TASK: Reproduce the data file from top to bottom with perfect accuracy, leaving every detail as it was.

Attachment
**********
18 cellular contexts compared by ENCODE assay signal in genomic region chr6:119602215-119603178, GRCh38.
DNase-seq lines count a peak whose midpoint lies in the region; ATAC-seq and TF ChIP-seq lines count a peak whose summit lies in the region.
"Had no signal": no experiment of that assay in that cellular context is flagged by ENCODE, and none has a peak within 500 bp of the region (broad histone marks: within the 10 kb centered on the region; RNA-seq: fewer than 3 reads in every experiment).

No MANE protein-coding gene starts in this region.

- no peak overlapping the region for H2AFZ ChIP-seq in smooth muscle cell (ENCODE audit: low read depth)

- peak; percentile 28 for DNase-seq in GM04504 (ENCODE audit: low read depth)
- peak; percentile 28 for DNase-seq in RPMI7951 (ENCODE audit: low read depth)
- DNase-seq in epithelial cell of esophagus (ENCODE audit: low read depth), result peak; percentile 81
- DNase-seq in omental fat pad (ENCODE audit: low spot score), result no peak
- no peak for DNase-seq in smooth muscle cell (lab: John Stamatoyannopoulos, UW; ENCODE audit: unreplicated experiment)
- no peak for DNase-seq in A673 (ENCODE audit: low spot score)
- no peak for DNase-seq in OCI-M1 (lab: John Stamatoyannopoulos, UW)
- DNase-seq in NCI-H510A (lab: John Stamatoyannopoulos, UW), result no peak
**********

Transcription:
18 cellular contexts compared by ENCODE assay signal in genomic region chr6:119602215-119603178, GRCh38.
DNase-seq lines count a peak whose midpoint lies in the region; ATAC-seq and TF ChIP-seq lines count a peak whose summit lies in the region.
"Had no signal": no experiment of that assay in that cellular context is flagged by ENCODE, and none has a peak within 500 bp of the region (broad histone marks: within the 10 kb centered on the region; RNA-seq: fewer than 3 reads in every experiment).

No MANE protein-coding gene starts in this region.

- no peak overlapping the region for H2AFZ ChIP-seq in smooth muscle cell (ENCODE audit: low read depth)

- peak; percentile 28 for DNase-seq in GM04504 (ENCODE audit: low read depth)
- peak; percentile 28 for DNase-seq in RPMI7951 (ENCODE audit: low read depth)
- DNase-seq in epithelial cell of esophagus (ENCODE audit: low read depth), result peak; percentile 81
- DNase-seq in omental fat pad (ENCODE audit: low spot score), result no peak
- no peak for DNase-seq in smooth muscle cell (lab: John Stamatoyannopoulos, UW; ENCODE audit: unreplicated experiment)
- no peak for DNase-seq in A673 (ENCODE audit: low spot score)
- no peak for DNase-seq in OCI-M1 (lab: John Stamatoyannopoulos, UW)
- DNase-seq in NCI-H510A (lab: John Stamatoyannopoulos, UW), result no peak